The country’s highest-ranking judge was Tuesday found guilty of obstruction of state function and sentenced to four months and 24 days in prison.
Abdulla Saeed, who became the first chief justice in Maldivian history to face criminal prosecution, was accused of ordering the suspension of the government’s e-letter management system (GEMS) to block the delivery of three letters.
Saeed was arrested hours after Yameen invoked emergency powers on February 5, citing a plot to remove him from office and a “constitutional crisis” triggered by the court’s shock ruling.
Several constitutional rights and legal provisions that protected judges from arrest were suspended before security forces stormed the Supreme Court.
Saeed’s conviction will trigger automatic removal from the bench if the verdict is upheld by the appeal courts.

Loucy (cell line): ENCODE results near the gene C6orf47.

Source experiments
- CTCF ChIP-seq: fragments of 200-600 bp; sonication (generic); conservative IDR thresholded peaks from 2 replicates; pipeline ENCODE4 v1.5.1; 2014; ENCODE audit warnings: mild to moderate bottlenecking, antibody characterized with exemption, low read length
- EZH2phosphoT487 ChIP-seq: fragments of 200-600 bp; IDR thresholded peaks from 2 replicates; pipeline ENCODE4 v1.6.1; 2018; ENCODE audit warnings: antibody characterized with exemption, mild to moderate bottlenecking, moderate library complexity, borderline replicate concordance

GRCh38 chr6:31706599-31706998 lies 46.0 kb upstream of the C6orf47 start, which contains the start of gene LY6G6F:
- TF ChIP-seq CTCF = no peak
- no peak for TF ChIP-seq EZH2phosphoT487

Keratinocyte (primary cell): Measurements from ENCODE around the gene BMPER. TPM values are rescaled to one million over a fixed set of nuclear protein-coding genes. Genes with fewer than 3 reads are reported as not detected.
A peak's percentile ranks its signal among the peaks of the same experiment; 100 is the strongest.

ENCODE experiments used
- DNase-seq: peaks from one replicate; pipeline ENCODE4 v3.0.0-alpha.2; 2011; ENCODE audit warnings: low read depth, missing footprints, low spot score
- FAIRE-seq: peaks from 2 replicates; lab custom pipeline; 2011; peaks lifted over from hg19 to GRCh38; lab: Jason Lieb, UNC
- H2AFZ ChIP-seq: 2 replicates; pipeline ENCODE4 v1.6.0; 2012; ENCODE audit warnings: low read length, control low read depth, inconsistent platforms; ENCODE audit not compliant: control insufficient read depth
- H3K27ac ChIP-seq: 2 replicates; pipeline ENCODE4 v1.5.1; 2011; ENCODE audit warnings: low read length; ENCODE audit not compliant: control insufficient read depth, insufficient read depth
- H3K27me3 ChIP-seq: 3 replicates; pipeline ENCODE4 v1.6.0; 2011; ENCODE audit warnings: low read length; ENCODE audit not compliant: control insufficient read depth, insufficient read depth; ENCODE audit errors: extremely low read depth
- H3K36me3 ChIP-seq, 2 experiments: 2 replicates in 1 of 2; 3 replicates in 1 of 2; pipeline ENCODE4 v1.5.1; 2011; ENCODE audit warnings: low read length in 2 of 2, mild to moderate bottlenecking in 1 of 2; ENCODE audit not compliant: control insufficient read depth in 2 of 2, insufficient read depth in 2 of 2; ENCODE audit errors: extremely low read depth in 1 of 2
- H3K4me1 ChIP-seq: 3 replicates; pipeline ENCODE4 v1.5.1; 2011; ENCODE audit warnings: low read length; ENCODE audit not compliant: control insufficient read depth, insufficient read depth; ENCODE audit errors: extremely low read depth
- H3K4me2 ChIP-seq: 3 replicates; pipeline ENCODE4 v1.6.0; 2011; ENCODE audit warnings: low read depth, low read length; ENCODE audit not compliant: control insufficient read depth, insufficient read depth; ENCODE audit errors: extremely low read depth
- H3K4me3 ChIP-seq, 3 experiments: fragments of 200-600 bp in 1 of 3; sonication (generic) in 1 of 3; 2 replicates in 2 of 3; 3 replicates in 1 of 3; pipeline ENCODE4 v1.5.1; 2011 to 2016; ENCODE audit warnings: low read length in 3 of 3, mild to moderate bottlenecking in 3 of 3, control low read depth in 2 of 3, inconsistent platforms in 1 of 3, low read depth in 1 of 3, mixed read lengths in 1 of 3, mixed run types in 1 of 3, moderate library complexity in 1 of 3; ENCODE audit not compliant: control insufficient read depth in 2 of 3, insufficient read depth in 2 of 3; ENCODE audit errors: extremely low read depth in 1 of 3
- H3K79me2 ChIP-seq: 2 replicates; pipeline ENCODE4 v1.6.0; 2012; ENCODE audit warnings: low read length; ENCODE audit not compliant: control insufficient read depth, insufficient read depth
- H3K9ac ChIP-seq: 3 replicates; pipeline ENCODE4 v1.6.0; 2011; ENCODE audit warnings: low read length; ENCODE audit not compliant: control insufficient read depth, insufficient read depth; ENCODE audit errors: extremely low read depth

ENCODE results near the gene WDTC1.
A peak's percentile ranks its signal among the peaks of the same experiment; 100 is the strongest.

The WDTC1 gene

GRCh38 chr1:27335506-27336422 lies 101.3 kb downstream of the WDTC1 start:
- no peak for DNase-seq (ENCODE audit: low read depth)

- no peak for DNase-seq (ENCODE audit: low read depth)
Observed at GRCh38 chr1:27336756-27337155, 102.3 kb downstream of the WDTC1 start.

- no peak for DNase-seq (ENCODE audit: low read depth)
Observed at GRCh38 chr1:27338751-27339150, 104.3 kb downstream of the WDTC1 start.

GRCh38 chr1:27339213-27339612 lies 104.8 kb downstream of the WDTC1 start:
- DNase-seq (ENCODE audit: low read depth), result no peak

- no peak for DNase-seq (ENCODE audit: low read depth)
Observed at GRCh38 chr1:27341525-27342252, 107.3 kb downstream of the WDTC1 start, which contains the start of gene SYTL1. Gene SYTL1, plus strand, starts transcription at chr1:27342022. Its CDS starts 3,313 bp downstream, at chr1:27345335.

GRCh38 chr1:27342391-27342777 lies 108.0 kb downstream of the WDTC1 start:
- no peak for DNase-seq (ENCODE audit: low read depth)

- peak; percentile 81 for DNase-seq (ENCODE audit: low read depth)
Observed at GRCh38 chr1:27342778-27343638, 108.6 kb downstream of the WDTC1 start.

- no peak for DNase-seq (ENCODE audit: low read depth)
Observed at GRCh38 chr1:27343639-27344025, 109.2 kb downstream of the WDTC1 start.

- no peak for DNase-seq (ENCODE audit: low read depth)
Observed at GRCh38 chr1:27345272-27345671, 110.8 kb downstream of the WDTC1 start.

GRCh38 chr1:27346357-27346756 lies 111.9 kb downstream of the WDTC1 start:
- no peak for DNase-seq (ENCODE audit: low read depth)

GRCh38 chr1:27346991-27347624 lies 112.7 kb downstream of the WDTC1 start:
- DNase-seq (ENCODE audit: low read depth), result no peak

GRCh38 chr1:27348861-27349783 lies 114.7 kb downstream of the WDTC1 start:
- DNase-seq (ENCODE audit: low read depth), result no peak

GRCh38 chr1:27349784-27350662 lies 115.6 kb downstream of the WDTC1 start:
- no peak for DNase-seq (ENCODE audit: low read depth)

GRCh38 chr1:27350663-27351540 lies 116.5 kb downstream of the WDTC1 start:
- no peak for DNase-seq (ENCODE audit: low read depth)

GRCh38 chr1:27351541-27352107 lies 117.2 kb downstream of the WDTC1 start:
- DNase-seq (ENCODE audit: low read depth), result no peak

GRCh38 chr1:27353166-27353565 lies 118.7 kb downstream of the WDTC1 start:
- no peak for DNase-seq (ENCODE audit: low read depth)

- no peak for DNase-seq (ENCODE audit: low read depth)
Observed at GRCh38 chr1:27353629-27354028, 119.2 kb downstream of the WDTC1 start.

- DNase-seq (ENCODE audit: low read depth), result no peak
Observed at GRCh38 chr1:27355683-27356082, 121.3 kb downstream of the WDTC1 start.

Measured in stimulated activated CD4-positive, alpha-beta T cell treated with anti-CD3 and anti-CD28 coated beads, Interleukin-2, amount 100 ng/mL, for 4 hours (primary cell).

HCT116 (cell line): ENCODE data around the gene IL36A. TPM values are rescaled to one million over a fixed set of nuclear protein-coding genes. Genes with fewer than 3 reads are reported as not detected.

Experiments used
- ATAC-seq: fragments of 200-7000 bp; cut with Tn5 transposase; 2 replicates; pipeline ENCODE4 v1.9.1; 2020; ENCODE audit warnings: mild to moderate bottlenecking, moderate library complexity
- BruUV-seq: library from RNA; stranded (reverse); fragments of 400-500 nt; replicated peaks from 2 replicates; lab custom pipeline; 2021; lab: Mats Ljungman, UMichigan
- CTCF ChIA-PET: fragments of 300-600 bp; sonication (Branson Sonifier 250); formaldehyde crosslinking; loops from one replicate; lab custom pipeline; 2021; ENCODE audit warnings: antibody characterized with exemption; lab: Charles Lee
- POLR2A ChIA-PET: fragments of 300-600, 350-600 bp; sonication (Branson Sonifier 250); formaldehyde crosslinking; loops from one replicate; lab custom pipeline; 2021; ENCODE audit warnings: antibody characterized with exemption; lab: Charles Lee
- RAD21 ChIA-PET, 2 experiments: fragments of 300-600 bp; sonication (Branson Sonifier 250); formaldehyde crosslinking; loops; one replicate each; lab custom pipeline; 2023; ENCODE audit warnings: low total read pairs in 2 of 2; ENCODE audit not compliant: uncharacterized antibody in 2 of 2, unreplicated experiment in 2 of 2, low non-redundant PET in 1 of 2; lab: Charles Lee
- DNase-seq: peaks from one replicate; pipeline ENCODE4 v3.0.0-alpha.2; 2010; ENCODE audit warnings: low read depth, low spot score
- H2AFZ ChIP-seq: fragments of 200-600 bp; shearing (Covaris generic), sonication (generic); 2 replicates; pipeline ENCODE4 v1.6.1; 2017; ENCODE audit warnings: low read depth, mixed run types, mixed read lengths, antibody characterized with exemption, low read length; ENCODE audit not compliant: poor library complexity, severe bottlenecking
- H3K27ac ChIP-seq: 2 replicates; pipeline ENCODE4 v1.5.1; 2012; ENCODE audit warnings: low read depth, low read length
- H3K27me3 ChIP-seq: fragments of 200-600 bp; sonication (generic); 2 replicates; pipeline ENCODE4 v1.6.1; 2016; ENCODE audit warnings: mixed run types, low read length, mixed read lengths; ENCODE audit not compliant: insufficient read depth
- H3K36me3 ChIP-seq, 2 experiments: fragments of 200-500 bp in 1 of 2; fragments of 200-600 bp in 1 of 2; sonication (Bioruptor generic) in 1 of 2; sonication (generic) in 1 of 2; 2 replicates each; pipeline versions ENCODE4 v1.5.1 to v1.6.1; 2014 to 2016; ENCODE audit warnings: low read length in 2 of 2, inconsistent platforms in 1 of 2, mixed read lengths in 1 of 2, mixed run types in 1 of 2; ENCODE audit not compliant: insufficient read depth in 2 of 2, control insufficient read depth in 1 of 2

Controversial legal changes were pushed through in March to remove convicted judges without the parliamentary vote called for by the constitution, which requires a two-thirds majority to approve a finding of gross incompetence or misconduct by the judicial watchdog.
Saeed, who denied the “fabricated” obstruction charge, is also standing trial on other charges.
He is accused of terrorism over the alleged plot to topple the government, accepting bribes to issue the February 1 order and obstruction of justice for allegedly refusing to hand over his phone for a police investigation.
He denies the charges, calling the terror allegations baseless and expressing concern at the speed of the trials.
Saeed’s detention was widely condemned as politically motivated.
During closing arguments on Monday, a visibly distressed Saeed contested the obstruction of state functions charge on the grounds that the Prosecutor General lacks the constitutional authority to challenge apex court decisions.
“Abdulla Saeed was there as the chief justice. I can’t be made a criminal. I didn’t enter the Supreme Court illegally,” he told the court.
Full details are available at the link below:
Source URL: Maldives Independent